• 3. Supplementary input- closed captioning, reading a description of a movie
  46. Reading Comprehension Problems in Aphasia
    • Slow rate (reduced mental resources)
    • Misperceptions
    • Word by word decoding (easy to lose meaning)
    • Poor retention
    • Loss of overall meaning (since it takes so long to get through, cohesion is decreased)
  47. Assess Reading at Sentence and Paragraph Levels
    • Subtests: WAB-R, BDAE (matching word to picture, picture to word, letter to letter, etc.)
    • Reading Comprehension Battery for Aphasia-2 (good for people who already have reading comprehension at sentence level)
    • Gray Oral Reading Test-3 (requires person to read aloud, gives you grade-level equivalent, this may not really be testing comprehension because the person may just be able to express it)
  48. 2 Types of Reading Comprehension Problems
    • 1. Deep or Phonologic Alexia:
    • Errors when "decode"
    • Can recognize whole words
    • Poor bottom-up approach
    • Good with familiar, meaningful words
    • 2. Surface or Semantic Alexia:
    • Poor whole word reading
    • Have to sound words out (at a deficit with unusual spellings)
    • Depend on decode approach
  49. Alexia
    Acquired reading comprehension deficit due to brain damage
  50. Deep/Phonological Alexia
    • 1. Can read high frequency concrete nouns
    • 2. Whole-word recognition intact
    • 3. Problems with function words
    • 4. Poor grapheme-to-phoneme (better off to teach them combinations of sounds- syllable approach)
    • Some success: biograph-syllable /pa/ vs. /p/ + /a/
    • Some success: phrase-formatted text and multiple oral rereadings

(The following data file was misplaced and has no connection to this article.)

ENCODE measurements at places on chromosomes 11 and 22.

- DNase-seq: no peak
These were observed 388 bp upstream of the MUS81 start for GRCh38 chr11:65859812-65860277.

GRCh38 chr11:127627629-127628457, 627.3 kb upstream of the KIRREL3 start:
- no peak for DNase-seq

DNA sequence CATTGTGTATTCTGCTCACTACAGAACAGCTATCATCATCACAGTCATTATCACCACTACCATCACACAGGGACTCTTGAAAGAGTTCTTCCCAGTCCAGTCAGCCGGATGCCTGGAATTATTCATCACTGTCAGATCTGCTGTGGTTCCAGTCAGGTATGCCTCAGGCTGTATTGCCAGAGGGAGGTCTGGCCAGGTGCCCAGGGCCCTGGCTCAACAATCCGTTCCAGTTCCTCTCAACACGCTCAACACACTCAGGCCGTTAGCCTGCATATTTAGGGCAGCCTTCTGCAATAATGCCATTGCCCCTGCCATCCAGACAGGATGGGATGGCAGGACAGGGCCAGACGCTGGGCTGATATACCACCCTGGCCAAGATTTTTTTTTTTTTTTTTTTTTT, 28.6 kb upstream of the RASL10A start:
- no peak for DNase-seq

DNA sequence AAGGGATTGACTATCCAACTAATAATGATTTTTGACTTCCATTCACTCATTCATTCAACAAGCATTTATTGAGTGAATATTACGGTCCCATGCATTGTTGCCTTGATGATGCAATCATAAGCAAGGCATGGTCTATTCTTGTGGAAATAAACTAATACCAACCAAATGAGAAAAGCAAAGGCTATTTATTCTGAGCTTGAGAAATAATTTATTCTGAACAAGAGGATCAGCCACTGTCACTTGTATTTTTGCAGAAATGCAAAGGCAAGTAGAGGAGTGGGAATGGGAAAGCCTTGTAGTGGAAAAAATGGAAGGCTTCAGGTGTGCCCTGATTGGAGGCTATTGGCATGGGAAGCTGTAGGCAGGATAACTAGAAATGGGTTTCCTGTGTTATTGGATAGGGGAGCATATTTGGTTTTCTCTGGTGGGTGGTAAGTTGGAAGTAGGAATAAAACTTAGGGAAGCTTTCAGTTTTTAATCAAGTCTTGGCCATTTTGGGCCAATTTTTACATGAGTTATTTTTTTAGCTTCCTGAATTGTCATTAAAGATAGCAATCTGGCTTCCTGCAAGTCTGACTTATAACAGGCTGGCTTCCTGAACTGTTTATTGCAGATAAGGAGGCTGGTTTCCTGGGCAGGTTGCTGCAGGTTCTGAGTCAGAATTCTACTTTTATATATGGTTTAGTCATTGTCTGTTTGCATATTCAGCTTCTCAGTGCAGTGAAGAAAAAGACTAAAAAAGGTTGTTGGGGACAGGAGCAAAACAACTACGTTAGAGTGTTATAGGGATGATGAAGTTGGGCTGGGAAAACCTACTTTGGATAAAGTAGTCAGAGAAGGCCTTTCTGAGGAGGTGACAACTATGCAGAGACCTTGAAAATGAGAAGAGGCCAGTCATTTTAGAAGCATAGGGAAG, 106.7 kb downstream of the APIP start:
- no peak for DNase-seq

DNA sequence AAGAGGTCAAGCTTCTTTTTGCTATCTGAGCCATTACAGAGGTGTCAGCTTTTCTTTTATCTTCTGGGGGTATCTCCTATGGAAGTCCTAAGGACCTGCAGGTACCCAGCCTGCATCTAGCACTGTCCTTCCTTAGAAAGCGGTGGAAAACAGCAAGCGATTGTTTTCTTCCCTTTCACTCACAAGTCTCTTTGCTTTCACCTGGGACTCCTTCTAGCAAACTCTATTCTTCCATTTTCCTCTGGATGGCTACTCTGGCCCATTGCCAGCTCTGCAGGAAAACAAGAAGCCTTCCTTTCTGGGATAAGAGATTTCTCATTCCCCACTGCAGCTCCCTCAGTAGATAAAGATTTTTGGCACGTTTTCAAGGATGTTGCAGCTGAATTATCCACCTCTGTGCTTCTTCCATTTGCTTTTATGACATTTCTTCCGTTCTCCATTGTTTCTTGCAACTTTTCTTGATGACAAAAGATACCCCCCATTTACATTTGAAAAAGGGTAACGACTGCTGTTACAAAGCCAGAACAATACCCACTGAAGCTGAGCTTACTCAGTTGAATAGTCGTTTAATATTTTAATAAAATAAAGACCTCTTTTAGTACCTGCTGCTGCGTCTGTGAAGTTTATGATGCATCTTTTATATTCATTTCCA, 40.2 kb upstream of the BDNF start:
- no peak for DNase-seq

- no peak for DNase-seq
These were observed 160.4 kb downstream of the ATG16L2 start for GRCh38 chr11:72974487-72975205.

51. Surface/Semantic Alexia
    • 1. Impaired whole-word reading:
    • Case studies suggest success with improving WWR
    • Teach through memorization and repetition
    • 2. Depend on grapheme-to-phoneme (word length effect is problem)
    • 3. Irregularly spelled words are mispronounced (teach to use context)
  52. Impaired Processes for Reading
    • Lost or impaired whole word reading
    • Lost or impaired phonemic analysis
  53. Occular Causes of reading Impairment
    • 1. Visual field loss
    • 2. Eye movement problem
    • 3. Poor central vision
    • Check brain imaging report
    • Question vision history
  54. Treating Neurogenic Reading Impairments
    • 1. Obtain literacy history:
    • Level of education
    • Reading preferences prior to stroke
    • How much they read prior to stroke
    • How much reading was involved in their job
    • 2. Determine current skills
    • 3. Determine importance to client
    • Best prognosis: sentence level comprehension of written material, intact vision, motivation to read/rich reading history, responsiveness to trial therapy, attending and memory skills